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In a recent Xcode 4.3 project template, some @synthesze are declared as:

@synthesize window = _window;
@synthesize managedObjectContext = __managedObjectContext;
@synthesize managedObjectModel = __managedObjectModel;
@synthesize persistentStoreCoordinator = __persistentStoreCoordinator;
@synthesize navigationController = _navigationController;

Some come with a double underscore (__) as prefix. Why?

Anything to do with readonly attribute?

@property (strong, nonatomic) UIWindow *window;
@property (readonly, strong, nonatomic) NSManagedObjectContext *managedObjectContext;
@property (readonly, strong, nonatomic) NSManagedObjectModel *managedObjectModel;
@property (readonly, strong, nonatomic) NSPersistentStoreCoordinator *persistentStoreCoordinator;
@property (strong, nonatomic) UINavigationController *navigationController;
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2 Answers 2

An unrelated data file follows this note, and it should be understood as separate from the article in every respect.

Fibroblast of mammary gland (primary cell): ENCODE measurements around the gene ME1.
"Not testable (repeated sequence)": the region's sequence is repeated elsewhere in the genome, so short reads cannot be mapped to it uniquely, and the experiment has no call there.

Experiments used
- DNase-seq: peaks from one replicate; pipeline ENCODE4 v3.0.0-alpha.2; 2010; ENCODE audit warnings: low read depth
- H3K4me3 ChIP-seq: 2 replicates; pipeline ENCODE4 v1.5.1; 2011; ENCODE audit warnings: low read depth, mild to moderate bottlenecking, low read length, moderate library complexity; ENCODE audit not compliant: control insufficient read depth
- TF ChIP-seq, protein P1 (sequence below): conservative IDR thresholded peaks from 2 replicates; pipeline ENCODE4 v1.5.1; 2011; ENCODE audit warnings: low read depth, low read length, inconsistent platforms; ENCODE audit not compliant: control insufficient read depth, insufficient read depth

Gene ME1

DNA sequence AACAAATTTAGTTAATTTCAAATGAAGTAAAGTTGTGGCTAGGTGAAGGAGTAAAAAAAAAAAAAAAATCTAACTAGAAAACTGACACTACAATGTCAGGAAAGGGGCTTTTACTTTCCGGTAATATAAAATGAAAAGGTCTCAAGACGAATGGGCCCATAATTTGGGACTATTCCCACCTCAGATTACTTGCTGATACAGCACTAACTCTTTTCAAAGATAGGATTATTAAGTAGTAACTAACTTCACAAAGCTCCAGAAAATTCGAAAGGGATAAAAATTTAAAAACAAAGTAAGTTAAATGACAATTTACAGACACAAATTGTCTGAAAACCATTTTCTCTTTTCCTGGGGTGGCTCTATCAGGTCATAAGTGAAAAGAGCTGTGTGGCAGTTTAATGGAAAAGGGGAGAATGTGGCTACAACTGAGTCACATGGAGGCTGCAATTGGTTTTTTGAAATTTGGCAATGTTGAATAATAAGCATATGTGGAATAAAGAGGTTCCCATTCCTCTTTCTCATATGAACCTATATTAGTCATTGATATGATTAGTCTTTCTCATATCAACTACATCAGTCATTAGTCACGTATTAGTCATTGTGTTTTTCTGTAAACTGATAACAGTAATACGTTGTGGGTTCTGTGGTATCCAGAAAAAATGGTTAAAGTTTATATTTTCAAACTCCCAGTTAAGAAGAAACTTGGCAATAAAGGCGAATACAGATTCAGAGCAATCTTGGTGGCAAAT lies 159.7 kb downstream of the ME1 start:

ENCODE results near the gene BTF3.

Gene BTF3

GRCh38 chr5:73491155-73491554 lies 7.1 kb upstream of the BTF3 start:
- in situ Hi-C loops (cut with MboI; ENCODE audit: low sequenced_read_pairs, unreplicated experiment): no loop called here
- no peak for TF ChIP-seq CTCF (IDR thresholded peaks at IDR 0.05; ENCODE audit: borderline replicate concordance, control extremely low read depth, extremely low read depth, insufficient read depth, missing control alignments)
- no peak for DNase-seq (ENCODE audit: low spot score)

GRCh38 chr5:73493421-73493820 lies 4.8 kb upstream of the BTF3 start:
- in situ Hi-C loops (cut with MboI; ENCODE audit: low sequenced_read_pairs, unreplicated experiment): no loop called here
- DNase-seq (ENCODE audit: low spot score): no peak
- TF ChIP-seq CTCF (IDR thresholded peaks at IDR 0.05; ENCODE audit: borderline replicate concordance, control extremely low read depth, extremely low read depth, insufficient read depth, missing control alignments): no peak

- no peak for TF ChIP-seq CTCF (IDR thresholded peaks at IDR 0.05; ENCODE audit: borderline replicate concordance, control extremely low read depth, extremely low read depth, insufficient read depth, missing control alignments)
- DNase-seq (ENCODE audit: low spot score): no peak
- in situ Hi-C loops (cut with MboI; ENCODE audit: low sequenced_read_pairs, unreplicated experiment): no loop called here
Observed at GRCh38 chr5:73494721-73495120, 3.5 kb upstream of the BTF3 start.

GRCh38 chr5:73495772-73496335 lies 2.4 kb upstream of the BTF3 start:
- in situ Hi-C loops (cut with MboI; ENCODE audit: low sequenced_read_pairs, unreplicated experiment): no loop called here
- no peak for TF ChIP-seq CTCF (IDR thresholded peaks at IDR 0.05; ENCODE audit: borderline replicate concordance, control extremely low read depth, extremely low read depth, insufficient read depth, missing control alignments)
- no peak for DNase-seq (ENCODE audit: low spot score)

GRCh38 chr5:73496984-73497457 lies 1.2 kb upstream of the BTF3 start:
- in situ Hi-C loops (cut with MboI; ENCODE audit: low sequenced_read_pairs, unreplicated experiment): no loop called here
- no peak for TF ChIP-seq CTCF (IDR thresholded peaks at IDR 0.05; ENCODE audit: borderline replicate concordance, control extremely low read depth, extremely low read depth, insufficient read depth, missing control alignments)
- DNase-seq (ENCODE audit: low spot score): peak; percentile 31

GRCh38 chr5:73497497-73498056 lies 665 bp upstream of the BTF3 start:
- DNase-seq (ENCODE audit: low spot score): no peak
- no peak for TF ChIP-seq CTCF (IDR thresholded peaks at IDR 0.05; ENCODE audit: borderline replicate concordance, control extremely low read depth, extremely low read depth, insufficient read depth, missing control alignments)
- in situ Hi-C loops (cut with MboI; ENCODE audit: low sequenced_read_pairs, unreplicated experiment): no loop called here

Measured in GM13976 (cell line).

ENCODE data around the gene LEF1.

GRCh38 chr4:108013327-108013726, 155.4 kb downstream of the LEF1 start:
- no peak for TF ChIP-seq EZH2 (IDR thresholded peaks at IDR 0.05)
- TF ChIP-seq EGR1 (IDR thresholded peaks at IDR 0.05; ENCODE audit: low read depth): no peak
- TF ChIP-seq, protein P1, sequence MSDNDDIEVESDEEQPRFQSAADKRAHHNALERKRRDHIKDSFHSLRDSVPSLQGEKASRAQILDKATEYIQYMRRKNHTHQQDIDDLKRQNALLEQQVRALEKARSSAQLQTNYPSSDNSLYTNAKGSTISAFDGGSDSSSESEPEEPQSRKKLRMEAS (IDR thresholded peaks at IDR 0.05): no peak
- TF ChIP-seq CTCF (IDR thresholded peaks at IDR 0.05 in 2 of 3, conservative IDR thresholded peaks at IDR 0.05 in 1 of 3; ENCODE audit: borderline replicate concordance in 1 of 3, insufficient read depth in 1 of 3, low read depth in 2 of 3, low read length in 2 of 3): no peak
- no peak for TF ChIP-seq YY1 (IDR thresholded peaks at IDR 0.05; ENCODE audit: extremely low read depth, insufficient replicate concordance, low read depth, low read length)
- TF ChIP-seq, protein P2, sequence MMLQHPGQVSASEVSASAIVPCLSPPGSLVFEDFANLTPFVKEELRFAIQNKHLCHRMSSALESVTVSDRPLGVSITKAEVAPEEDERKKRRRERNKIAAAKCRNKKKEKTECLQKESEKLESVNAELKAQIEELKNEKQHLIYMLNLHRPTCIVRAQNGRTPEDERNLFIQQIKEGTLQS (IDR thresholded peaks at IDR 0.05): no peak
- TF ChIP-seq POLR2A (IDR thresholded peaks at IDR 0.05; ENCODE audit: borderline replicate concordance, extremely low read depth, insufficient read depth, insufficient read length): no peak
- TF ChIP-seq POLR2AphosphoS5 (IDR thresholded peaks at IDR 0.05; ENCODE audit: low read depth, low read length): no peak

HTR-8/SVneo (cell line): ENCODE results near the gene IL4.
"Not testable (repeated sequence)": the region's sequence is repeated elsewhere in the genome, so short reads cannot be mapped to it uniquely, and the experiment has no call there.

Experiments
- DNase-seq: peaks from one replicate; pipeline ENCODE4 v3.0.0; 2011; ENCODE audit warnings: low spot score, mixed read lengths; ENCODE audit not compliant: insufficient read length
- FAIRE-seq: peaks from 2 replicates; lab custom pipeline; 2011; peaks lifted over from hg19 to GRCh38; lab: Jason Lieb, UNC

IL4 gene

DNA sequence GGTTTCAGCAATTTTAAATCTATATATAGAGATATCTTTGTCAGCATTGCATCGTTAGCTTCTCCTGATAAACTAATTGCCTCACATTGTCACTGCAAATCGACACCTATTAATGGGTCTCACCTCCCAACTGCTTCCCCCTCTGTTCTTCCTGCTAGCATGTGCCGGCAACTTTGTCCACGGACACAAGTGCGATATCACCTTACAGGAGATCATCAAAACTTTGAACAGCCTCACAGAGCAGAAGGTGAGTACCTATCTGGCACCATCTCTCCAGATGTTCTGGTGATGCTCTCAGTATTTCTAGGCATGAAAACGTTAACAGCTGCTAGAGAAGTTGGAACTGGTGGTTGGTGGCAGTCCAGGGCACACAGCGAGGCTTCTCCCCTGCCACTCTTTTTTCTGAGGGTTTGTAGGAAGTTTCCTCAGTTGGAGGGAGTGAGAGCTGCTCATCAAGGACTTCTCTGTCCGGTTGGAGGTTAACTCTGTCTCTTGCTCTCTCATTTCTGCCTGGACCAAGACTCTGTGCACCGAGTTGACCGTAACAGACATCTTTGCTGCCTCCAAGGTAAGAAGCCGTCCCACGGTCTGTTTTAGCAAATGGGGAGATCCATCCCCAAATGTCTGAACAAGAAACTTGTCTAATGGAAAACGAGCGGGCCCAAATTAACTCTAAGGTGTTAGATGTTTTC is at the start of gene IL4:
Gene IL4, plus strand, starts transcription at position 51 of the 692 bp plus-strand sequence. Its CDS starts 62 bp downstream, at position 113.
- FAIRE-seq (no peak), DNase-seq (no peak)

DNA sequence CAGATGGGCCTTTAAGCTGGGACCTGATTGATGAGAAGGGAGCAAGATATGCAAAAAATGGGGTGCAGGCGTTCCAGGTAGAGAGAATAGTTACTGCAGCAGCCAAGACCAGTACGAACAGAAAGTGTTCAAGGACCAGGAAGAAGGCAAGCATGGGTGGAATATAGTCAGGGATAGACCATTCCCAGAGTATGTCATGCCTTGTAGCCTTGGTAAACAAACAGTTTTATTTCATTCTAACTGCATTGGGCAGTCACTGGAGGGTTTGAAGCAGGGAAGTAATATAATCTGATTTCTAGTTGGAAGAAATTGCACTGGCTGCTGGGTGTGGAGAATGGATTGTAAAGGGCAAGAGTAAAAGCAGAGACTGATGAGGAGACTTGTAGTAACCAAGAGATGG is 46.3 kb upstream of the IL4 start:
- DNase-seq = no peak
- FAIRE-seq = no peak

up vote 3 down vote accepted

They probably shouldn't use a double underscore, if they're intended for use in your own program. I expect it's just an oversight on the part of whoever wrote that template example. In practice, it's unlikely that they'll cause any problems.

The C standard reserves all identifiers starting with a double underscore for the implementation's own use. Since Objective-C is a superset of C, you shouldn't be using those identifiers in Objective-C programs either. From the C spec, section 7.1.3 Reserved identifiers:

All identifiers that begin with an underscore and either an uppercase letter or another underscore are always reserved for any use.

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Probably in this case. In general, apple tends to use _ prefixed names to refer to the external copy of a variable (such as when passed as a function, or the direct ref as opposed to the property). Whoever wrote that code probably thought they were being clever by adding an extra _ for read-only, but this is generally bad practice since C reserves the __ for specifying compiler directives.

I've never seen a C compiler complain about __ vars, and LLVM doesn't seem to mind, but it probably isn't good practice.

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